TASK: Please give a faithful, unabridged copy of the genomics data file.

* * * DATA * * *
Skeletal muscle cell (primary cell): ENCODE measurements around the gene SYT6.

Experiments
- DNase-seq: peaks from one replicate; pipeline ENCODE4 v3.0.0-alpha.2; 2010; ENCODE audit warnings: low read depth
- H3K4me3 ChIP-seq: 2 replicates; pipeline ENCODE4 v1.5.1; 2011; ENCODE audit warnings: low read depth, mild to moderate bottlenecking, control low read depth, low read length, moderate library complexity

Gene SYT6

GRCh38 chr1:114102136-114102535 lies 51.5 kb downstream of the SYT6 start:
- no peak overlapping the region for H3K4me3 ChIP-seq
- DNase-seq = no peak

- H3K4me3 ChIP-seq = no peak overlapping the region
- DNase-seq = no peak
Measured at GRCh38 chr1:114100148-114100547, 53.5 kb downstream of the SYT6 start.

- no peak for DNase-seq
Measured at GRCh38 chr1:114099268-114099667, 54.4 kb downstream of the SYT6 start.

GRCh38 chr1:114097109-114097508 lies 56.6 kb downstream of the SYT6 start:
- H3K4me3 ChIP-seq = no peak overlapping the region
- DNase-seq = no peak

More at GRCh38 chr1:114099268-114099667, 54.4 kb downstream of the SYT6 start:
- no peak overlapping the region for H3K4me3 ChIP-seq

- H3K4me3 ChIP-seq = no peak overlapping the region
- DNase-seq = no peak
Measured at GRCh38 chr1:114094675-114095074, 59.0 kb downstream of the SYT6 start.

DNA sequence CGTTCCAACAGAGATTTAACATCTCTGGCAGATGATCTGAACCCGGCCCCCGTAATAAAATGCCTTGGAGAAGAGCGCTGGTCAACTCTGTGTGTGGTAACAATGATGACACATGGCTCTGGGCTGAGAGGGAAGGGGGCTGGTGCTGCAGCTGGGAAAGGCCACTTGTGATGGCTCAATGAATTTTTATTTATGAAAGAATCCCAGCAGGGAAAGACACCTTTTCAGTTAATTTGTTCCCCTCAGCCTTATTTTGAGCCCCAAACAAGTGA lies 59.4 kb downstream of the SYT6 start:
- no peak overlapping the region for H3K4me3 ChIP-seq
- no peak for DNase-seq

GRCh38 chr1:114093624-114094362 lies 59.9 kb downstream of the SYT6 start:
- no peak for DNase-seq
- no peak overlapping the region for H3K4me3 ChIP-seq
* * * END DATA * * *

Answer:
Skeletal muscle cell (primary cell): ENCODE measurements around the gene SYT6.

Experiments
- DNase-seq: peaks from one replicate; pipeline ENCODE4 v3.0.0-alpha.2; 2010; ENCODE audit warnings: low read depth
- H3K4me3 ChIP-seq: 2 replicates; pipeline ENCODE4 v1.5.1; 2011; ENCODE audit warnings: low read depth, mild to moderate bottlenecking, control low read depth, low read length, moderate library complexity

Gene SYT6

GRCh38 chr1:114102136-114102535 lies 51.5 kb downstream of the SYT6 start:
- no peak overlapping the region for H3K4me3 ChIP-seq
- DNase-seq = no peak

- H3K4me3 ChIP-seq = no peak overlapping the region
- DNase-seq = no peak
Measured at GRCh38 chr1:114100148-114100547, 53.5 kb downstream of the SYT6 start.

- no peak for DNase-seq
Measured at GRCh38 chr1:114099268-114099667, 54.4 kb downstream of the SYT6 start.

GRCh38 chr1:114097109-114097508 lies 56.6 kb downstream of the SYT6 start:
- H3K4me3 ChIP-seq = no peak overlapping the region
- DNase-seq = no peak

More at GRCh38 chr1:114099268-114099667, 54.4 kb downstream of the SYT6 start:
- no peak overlapping the region for H3K4me3 ChIP-seq

- H3K4me3 ChIP-seq = no peak overlapping the region
- DNase-seq = no peak
Measured at GRCh38 chr1:114094675-114095074, 59.0 kb downstream of the SYT6 start.

DNA sequence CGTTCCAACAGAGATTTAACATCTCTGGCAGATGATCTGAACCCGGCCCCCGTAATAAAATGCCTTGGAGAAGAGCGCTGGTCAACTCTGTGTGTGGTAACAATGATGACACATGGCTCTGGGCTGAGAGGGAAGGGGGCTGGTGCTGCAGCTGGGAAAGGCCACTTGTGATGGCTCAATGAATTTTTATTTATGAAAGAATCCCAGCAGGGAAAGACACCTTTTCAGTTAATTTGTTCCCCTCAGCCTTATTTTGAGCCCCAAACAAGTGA lies 59.4 kb downstream of the SYT6 start:
- no peak overlapping the region for H3K4me3 ChIP-seq
- no peak for DNase-seq

GRCh38 chr1:114093624-114094362 lies 59.9 kb downstream of the SYT6 start:
- no peak for DNase-seq
- no peak overlapping the region for H3K4me3 ChIP-seq